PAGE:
"Ms. Banks?"

She couldn't bring herself to answer. A hard hand hammered on the door. A different voice.

"Ms. Banks. This young man tells us he sold you a pill."

The rattle of the geiger reached a crescendo, then switched off. Tara's eyes prickled, swelling.

"You know that you're not allowed to do that." The voice was calm, patient, directed. A teacher's voice. "What this young man sold you was a transmitter, activated by stomach acids. You've given us just cause. Make this easy. Come out, sign this affidavit, and we won't have to put you in the back of a car or anything."

Another hand slammed against the door. "Murderer."

"I didn't!" Tara knew she was about to cry, but couldn't stop. Her tear ducts burned. She couldn't stand up. She couldn't do anything.

Motherfucker spoke again. "Ms. Banks. These are good men. You should come out." She couldn't see his feet. Tara reasoned that he was standing behind the police.

"Let's just yank her out before she tries to suicide."

The cornflower pressboard disintegrated into yellow dust, and kevlar hands took her by the shoulders. She was surrounded by black faceplates with numbers on them. Tara pulled against the officers, bruising herself, kicking and thrashing; screaming.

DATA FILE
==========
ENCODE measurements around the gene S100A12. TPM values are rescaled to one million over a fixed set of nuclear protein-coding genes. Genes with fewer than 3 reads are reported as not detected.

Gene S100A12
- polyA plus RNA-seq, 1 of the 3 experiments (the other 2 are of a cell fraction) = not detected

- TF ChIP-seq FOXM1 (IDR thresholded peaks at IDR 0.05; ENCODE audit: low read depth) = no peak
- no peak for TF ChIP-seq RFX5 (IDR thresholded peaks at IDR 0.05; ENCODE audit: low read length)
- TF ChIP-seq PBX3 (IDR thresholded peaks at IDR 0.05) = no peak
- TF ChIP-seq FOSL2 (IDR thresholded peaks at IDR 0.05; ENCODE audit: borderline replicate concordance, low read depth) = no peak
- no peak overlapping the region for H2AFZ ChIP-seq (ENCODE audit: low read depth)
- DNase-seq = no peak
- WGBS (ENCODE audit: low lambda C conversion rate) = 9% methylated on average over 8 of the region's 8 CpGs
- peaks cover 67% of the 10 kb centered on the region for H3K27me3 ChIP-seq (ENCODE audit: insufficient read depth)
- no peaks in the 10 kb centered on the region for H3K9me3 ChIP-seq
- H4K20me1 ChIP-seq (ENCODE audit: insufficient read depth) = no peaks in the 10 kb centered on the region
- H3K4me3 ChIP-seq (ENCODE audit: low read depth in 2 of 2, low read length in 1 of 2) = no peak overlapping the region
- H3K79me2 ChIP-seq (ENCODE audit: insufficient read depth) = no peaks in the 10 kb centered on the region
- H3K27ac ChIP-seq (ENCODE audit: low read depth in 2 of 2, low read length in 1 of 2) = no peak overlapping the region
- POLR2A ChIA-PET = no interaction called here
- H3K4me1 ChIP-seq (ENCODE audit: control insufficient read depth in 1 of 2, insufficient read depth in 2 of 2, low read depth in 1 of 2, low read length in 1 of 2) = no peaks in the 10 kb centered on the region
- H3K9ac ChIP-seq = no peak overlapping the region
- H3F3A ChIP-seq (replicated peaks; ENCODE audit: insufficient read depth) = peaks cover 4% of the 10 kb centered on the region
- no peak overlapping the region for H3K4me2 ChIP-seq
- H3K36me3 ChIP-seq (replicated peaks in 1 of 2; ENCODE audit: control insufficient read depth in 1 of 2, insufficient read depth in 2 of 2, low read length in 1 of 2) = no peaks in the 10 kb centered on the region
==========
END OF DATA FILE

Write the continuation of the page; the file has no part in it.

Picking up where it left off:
Motherfucker stood off to one side, looking small and lost in the blue tile room. Tara had time to shriek--

"You should have been born dead!"

--then they hauled her away.
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Date:June 6th, 2006 03:11 am (UTC)

good stuff. just two changes...

1. "Tara heard a gentle crackling sound, like a geiger counter. Tara saw several pair of reinforced tabi accumulate around the base of her door." I'd change the second sentence to "she" instead of repeating her name...

2... I forget what two was. no big.

Like I said before, good stuff. really strong work. You write the kind of sf I can't ever seem to muster.
Date:June 6th, 2006 05:44 am (UTC)

Re: good stuff. just two changes...

1. Yeah, accidents. Nose too close to the page, as always. Thanks for catching it.

2... Tell me whenever you remember. I'm at that don't-know-how-I-feel stage, so any and all pieces of advice are welcome.

As far as SF goes, I dunno. I'm just writing stories with sciffy tropes in 'em. If I'm showing any proficiency, chalk it up to the fact I've had my nose in waaay too much of it lately.

But thank you. Now getcherself to bed so's we kin snuggle up.